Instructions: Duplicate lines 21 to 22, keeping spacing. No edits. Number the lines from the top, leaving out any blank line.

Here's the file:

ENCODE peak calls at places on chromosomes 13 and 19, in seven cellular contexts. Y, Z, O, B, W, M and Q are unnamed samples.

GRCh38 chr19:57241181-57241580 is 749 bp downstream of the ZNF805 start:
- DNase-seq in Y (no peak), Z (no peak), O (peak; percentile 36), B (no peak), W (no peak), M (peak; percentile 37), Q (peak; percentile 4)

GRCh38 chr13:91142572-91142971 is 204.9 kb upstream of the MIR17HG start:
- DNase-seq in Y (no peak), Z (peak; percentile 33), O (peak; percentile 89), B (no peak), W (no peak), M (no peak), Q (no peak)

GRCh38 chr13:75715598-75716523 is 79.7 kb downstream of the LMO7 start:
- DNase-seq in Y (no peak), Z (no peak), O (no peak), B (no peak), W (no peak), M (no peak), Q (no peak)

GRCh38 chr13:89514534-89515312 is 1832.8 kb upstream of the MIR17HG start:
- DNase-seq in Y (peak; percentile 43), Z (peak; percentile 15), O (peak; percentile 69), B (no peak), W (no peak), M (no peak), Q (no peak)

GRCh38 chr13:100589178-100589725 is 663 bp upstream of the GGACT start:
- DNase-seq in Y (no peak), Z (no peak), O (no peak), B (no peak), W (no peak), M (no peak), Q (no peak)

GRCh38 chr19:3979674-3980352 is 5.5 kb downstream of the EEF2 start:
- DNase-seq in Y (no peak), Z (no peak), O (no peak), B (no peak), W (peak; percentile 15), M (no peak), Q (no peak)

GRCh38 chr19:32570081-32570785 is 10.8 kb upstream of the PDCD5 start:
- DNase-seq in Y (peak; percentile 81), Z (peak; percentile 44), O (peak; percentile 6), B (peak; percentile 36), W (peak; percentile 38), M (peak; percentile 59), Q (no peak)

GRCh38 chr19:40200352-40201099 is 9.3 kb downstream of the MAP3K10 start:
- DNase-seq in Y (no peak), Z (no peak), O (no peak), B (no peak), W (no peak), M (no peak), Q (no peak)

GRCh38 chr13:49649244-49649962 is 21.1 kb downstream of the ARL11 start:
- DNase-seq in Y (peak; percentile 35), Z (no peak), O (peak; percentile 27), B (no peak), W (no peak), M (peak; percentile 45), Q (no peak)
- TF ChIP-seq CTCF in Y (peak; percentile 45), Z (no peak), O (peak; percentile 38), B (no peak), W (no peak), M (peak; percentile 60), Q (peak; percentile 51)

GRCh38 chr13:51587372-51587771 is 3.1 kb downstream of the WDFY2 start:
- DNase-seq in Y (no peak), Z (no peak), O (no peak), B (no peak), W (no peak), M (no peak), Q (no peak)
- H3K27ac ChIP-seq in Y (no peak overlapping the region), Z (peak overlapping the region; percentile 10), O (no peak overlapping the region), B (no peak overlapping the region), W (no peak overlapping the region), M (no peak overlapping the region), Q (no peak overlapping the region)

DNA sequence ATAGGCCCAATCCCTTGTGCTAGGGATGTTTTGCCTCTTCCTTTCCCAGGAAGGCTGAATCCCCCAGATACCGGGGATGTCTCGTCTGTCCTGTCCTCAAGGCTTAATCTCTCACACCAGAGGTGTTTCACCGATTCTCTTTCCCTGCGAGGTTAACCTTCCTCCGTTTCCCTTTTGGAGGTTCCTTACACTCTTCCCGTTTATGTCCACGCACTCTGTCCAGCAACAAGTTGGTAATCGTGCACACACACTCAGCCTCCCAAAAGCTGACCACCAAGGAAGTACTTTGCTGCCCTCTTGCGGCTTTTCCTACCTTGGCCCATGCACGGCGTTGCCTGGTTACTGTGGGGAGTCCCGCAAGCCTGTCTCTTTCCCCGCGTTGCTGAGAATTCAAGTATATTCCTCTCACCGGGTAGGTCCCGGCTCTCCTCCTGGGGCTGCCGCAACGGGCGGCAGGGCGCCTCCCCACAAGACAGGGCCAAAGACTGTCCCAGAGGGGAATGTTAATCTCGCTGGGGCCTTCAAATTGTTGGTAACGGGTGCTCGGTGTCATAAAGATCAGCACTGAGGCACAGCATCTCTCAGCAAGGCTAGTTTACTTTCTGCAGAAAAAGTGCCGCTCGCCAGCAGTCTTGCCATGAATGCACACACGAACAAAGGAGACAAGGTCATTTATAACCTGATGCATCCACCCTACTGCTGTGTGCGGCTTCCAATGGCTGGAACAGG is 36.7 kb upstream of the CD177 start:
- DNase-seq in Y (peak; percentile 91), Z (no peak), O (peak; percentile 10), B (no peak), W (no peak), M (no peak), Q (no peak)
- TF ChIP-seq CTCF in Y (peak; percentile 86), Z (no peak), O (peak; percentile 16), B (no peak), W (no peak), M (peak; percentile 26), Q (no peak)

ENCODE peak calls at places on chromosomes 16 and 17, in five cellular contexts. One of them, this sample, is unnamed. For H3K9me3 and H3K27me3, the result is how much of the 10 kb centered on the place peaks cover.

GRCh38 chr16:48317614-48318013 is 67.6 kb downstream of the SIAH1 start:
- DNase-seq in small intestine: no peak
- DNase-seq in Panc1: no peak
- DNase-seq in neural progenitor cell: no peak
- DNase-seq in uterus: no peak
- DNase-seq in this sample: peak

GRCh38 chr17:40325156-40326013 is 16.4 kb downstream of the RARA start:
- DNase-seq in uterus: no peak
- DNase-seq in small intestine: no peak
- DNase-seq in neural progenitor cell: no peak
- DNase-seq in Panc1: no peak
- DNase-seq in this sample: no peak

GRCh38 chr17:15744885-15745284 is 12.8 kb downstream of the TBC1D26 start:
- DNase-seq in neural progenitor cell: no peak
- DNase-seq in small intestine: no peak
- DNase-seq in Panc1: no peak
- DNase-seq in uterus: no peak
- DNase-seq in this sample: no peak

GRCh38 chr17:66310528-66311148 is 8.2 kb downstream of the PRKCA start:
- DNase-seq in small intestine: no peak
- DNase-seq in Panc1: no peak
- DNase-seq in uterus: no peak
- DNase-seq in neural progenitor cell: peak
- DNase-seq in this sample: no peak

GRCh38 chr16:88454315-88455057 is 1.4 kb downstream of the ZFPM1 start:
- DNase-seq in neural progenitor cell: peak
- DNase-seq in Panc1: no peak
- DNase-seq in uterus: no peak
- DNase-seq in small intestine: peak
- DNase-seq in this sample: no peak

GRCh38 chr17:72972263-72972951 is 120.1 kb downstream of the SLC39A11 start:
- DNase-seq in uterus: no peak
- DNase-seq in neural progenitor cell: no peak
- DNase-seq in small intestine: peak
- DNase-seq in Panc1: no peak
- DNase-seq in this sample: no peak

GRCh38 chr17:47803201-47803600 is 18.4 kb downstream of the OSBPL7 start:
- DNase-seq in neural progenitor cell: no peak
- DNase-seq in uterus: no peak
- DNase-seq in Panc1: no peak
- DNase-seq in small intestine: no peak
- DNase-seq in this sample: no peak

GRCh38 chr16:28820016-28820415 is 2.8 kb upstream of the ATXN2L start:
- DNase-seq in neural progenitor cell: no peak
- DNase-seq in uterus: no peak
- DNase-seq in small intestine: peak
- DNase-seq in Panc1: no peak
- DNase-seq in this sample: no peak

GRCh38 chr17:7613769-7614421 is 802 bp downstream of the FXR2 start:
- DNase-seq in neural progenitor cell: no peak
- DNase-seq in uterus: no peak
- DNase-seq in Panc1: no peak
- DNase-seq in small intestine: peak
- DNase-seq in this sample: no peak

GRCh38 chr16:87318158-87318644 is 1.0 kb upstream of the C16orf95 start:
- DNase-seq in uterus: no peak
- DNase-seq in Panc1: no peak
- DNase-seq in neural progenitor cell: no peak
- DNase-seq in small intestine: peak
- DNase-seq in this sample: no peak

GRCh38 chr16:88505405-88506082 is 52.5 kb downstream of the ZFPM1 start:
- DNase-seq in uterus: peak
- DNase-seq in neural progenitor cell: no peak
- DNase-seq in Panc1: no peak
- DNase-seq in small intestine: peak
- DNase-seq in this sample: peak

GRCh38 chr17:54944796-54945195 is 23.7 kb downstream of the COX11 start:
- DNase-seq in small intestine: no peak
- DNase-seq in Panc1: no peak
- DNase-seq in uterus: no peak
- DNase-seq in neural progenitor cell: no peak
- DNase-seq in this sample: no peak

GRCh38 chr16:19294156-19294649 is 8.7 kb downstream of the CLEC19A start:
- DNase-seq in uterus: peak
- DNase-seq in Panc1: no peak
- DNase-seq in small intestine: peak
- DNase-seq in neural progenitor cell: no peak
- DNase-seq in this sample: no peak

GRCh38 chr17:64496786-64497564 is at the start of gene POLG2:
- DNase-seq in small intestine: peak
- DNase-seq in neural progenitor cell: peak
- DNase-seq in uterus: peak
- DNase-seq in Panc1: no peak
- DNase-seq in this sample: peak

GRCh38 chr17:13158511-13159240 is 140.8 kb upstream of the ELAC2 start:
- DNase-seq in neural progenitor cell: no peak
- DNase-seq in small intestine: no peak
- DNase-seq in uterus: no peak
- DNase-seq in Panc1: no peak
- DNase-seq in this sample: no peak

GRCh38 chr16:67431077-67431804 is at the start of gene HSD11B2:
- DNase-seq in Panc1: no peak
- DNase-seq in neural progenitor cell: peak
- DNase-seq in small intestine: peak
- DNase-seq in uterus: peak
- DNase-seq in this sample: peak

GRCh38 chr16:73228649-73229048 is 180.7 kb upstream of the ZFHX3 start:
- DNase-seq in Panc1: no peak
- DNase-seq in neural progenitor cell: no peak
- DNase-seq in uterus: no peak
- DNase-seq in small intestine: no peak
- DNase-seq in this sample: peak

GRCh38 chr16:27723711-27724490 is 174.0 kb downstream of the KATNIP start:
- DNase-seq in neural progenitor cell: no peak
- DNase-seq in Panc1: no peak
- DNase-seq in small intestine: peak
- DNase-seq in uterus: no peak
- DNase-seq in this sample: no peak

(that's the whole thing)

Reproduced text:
GRCh38 chr13:51587372-51587771 is 3.1 kb downstream of the WDFY2 start:
- DNase-seq in Y (no peak), Z (no peak), O (no peak), B (no peak), W (no peak), M (no peak), Q (no peak)